Review: RNZB Stand to Reason

Stand to Reason, RNZB

Being somewhat of a balletomane, it took me half a nanosecond to book tickets for the whole family to see the Royal New Zealand Ballet (RNZB) at the Festival of Colour. Whilst I am, admittedly, a classical freak, my appreciation for contemporary works has come on in leaps and bounds. But first, a disclaimer on my own bias; my mum danced with Royal New Zealand Ballet back in its nascent years when Poul Gnatt was shaping the company, so I have a vested interest in the ballet being good. With that said, Stand to Reason was seriously good and no bias was required to be completely awed.

The bill was created as a series of female-choreographed works to commemorate the 125th anniversary of women’s suffrage. This is remarkable because ballet, chiefly known as a feminine art, is globally dominated by male choreographers and male artistic directors; so for RNZB to appoint a female artistic director, who then gave space to women to choreograph about the suffrage movement, speaks volumes about New Zealand’s progressive past and our progressive present.

But, I was cynical; how can ballet tell the story of women getting the vote without being utterly boring? Without a prince or a sylph or a swan to carry a plot line, I was nervous that this would just be ‘movement’ and ‘shape’ without emotion or lyricism. I have never been so happy to be wrong. So to Speak, by Penny Saunders, was so powerful in telling the suffrage story that, for the first time, I truly appreciated what women went through in their own homes, to fight against their own husbands, fathers and brothers; the level of domestic strife and conflict would have been huge. They weren’t just fighting for a place at the political table, their own kitchen tables were a bloodied battle ground. It’s a bit like me voting for the Greens, and my Dad supporting Trump. Imagine how not fun it is at our family dinners? But, I digress.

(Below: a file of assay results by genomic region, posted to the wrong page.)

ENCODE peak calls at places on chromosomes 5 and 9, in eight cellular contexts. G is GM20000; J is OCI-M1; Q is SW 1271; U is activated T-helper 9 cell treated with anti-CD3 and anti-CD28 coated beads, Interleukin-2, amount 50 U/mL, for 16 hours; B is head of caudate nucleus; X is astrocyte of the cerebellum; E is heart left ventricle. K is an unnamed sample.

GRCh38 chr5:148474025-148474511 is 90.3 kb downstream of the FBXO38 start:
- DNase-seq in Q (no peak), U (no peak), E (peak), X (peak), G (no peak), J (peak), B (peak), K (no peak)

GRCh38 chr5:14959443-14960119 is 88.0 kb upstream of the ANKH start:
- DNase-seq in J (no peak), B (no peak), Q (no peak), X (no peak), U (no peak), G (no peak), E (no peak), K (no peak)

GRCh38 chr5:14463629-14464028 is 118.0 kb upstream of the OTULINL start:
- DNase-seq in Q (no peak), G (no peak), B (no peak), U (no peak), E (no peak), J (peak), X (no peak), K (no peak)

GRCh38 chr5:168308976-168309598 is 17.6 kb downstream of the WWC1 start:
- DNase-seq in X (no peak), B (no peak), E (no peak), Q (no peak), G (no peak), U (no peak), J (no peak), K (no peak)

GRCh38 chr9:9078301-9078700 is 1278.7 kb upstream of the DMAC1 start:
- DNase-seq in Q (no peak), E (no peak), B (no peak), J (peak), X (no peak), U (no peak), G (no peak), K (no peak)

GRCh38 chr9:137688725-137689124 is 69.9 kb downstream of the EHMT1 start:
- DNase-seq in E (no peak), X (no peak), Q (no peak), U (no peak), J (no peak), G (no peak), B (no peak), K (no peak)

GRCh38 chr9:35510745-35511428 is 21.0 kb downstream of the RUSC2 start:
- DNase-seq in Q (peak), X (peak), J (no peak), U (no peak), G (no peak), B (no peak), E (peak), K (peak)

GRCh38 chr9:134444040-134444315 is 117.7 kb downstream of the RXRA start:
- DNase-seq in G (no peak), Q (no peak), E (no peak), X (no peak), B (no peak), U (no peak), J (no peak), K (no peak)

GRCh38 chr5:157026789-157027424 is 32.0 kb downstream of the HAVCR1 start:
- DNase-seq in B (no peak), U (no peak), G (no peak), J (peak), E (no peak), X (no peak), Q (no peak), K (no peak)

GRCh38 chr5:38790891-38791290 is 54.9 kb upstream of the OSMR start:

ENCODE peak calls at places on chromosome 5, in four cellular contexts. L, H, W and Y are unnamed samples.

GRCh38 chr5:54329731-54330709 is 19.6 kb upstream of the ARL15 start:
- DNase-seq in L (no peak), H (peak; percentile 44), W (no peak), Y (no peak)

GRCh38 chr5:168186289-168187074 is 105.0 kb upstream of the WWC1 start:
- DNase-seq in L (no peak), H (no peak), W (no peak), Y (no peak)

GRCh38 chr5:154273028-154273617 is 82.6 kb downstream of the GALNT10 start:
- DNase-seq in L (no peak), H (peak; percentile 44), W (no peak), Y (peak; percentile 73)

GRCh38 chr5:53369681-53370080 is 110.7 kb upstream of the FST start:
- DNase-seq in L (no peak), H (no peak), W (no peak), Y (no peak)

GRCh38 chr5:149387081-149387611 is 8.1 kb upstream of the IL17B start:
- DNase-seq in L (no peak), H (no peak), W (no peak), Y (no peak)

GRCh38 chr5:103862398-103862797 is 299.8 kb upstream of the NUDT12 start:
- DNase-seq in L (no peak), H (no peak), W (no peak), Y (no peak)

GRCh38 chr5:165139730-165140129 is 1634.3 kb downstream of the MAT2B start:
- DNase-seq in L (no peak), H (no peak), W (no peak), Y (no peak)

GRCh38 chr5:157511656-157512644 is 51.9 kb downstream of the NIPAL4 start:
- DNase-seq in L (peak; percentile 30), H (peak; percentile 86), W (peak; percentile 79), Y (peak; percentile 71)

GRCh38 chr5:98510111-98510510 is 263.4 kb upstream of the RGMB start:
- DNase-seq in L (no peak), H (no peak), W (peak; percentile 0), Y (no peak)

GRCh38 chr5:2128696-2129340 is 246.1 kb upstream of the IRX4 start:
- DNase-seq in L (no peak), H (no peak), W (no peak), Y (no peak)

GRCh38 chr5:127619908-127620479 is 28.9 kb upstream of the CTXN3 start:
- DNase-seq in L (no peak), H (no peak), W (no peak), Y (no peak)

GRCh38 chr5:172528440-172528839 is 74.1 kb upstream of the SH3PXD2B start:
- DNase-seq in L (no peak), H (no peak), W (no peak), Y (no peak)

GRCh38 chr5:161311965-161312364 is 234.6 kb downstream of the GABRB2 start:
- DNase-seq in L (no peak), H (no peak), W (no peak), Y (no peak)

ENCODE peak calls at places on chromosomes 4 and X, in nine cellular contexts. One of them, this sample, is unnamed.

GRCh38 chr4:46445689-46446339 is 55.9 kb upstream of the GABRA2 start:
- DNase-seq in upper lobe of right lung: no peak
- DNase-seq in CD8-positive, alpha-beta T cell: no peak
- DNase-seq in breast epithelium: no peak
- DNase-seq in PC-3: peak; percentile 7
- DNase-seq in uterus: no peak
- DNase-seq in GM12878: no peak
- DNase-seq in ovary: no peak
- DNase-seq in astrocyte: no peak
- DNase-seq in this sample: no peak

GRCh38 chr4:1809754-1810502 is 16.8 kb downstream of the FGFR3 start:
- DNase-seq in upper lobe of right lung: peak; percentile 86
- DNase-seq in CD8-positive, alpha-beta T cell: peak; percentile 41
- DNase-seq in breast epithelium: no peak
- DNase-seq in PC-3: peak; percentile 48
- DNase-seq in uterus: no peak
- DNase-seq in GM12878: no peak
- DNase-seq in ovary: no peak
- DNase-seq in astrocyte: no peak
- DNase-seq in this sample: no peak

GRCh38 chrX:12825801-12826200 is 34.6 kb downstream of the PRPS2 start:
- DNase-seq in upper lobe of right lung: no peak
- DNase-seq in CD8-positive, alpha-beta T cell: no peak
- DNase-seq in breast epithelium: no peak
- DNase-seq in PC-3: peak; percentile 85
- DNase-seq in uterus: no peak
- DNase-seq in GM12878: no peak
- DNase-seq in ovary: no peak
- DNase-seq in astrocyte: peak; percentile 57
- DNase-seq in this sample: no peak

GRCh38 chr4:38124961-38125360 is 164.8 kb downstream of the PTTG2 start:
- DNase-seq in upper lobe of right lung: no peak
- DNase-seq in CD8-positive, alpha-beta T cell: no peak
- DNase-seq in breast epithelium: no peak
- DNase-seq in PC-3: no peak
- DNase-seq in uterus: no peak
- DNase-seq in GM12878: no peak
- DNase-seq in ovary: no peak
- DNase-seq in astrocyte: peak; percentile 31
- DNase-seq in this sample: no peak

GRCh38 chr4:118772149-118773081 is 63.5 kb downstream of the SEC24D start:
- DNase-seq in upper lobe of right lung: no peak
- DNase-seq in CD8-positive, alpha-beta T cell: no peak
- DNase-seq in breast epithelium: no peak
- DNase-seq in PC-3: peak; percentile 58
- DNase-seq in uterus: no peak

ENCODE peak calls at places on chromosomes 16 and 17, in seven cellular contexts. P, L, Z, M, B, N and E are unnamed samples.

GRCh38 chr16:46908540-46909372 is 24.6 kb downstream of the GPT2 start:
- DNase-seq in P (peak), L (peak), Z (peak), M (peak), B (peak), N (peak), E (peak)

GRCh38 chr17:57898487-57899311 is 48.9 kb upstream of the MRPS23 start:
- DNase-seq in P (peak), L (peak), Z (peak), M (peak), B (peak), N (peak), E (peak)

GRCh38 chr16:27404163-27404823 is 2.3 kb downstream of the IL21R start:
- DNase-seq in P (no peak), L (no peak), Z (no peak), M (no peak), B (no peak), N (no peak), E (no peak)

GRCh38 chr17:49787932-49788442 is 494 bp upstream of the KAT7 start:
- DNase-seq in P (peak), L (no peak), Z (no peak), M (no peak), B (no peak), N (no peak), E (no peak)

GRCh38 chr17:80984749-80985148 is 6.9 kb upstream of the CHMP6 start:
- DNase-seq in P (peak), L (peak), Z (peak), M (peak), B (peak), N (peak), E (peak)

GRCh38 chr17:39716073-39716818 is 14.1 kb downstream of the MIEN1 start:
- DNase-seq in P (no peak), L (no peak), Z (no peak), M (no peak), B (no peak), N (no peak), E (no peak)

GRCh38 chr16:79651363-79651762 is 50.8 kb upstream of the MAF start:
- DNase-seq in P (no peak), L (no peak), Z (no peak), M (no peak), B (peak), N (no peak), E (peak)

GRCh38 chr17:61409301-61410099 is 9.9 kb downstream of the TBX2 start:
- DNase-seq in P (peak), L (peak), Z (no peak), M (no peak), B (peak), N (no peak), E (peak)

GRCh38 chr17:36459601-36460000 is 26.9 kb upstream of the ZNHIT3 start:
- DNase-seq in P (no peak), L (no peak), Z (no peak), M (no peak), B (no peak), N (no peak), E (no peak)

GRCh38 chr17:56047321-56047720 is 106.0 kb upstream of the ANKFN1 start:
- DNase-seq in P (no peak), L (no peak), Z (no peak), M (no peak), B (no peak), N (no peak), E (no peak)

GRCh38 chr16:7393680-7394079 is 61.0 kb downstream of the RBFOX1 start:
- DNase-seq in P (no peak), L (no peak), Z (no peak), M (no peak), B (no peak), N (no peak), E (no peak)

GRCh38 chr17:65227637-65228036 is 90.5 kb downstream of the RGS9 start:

So to Speak was emotional, fraught and tense. I was a tad confused why some dancers were en pointe and some in flats; I couldn’t spot a choreographic reason and it did just look a bit like some dancers forgot to pack their shoes. Once I got over that element, I saw the ballet for what it was, and it was powerful.

Also packing an emotional punch was Stand to Reason, created by Andrea Schermoly. Her work is based on the 1888 pamphlet ‘Ten Reasons Why A Woman Should Vote,’ which detailed how women had to clearly convince, explain and justify their right to political participation. Reasons, reasons, reasons, reasons, reasons... explaining, convincing and justifying their request to be regarded as fully human; so bloody exhausting. The dancers performed with that same level of emotional exhaustion, physically hurling themselves at the choreography in the same way our foresisters hurled themselves at suffrage. I thought I was being over emotional in my response as I fought back the lump in my throat and blinked away the tears at the end. However, I soon overheard another woman declare to her friend, “I just want to cry,” and I knew I wasn’t alone.

All three of the works that were performed were remarkably egalitarian. There were no stars or standouts but a very complementary corps. I spotted principal dancers Madeleine Graham and Maya Tanigaito, not because they dominated the stage with star power, but only because I follow them on Instagram. If it wasn’t for my ballet obsession on social media, I wouldn’t have spotted an etoile from an apprentice.

This was New Zealand art at its best.


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